Upstream With a Small Paddle: How ACOs Are Working Against the Current to Meet Patients’ Social Needs

Genevra F. Murray
Hector P. Rodriguez
Valerie A. Lewis
Peer-Reviewed Article
March 2020

While accountable care organizations (ACOs) offer promise for integrating social services into medical care, ACOs report significant barriers to successful integration. Using qualitative data from 22 diverse early-adopter ACOs, this study examines three main challenges to integration faced by ACOs: funding, data collection, and community partnerships.

The most common barrier to success for ACOs is a lack of clear funding mechanisms and incentives. ACOs in this sample reported difficulties identifying fiscal resources to promote long-term sustainability, challenges in determining how to prioritize use of existing funds, and uncertainties around calculating return on investment for program evaluation. ACOs also highlighted problems with data tracking and sharing. Only half of the ACOs analyzed had standardized screening for social needs of their patients, and most of them lacked infrastructure for internal tracking of patient social needs data. Establishing partnerships with community-based organizations (CBOs) was another challenge. While almost all of the ACOs referred patients to CBOs for necessary social services as opposed to directly providing these services, ACOs had limited relationships with local CBOs. Many of them also did not have data on CBOs to inform potential partnerships and, when programs were developed with CBOs, few shared data with one another.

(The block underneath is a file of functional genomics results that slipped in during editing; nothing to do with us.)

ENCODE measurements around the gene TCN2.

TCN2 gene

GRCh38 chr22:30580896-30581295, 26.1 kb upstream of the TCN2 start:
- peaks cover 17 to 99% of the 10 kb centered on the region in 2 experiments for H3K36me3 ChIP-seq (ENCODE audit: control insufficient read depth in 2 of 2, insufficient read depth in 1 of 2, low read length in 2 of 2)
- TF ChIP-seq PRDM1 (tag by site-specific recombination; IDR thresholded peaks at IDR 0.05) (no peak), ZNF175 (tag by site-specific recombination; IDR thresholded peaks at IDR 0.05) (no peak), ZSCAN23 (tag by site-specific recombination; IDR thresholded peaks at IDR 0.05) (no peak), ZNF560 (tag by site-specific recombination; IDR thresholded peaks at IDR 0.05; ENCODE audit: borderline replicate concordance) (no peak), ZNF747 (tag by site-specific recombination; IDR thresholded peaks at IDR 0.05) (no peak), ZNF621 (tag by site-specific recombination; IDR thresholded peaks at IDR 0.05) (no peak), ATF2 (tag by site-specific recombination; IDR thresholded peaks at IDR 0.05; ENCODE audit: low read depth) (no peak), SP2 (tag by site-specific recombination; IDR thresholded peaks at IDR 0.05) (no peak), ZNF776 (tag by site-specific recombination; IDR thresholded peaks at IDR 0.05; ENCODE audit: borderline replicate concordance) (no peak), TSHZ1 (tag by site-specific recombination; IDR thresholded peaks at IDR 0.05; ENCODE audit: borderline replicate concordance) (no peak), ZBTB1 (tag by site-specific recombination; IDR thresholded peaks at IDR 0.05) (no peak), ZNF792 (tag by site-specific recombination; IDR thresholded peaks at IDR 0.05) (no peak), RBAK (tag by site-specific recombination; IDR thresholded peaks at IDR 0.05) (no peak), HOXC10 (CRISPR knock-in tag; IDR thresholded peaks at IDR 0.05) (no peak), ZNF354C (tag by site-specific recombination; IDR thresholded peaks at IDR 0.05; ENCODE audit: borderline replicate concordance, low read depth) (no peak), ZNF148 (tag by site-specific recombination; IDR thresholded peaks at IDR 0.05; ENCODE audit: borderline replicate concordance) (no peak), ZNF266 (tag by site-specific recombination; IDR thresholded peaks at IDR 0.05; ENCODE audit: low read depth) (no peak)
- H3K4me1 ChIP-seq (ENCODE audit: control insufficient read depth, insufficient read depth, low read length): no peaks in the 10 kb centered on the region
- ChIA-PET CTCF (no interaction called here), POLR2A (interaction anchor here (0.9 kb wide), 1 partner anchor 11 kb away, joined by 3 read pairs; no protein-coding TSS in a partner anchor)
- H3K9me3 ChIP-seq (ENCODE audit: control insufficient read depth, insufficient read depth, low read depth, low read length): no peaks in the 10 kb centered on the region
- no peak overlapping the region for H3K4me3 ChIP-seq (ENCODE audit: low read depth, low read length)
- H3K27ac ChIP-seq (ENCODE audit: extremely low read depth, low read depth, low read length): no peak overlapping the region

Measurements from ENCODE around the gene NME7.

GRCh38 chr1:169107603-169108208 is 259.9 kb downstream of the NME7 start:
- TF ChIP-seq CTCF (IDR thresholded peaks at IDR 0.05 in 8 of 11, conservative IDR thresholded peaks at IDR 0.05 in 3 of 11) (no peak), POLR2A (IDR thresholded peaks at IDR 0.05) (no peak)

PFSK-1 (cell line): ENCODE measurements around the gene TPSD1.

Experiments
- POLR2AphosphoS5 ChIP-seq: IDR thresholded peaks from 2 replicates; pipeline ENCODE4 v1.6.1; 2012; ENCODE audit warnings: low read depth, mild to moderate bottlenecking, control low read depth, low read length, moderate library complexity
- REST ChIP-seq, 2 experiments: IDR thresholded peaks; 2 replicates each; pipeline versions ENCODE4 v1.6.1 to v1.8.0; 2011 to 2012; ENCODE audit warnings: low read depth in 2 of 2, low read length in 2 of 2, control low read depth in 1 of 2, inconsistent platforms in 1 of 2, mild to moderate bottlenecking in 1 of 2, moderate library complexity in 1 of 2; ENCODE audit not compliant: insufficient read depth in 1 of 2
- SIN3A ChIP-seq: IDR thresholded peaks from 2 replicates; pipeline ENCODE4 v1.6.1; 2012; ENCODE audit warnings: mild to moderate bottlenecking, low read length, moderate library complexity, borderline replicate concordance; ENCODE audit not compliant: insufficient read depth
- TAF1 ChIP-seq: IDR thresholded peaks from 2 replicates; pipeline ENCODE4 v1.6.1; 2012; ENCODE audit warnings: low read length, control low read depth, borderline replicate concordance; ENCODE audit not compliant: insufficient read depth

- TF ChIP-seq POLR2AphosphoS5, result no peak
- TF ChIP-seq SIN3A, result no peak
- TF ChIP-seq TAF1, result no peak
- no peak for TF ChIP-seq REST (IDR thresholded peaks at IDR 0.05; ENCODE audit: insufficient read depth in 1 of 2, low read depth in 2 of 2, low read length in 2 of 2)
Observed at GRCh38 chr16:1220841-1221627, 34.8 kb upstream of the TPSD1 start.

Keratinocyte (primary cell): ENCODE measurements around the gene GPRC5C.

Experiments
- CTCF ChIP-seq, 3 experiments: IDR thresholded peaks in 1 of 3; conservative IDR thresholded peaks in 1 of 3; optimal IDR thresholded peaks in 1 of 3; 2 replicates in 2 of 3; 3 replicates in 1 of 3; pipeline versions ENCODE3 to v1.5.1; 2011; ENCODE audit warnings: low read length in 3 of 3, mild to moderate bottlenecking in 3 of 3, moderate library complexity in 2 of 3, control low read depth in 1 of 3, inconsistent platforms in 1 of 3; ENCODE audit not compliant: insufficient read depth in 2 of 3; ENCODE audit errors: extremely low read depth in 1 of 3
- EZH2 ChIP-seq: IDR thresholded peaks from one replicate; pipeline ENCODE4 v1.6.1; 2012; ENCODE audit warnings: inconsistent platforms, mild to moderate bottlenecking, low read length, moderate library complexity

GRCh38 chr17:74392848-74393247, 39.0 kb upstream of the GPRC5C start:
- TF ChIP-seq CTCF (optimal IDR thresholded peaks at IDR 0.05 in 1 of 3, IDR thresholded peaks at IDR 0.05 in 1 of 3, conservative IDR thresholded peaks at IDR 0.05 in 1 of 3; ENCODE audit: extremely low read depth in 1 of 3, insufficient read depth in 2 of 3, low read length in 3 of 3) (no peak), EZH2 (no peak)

Recommendations suggested by the authors to facilitate successful integration include sustainable funding, networking initiatives to connect local health care and social service organizations, and online referral systems with accurate data on local CBOs to inform health care providers of available services.

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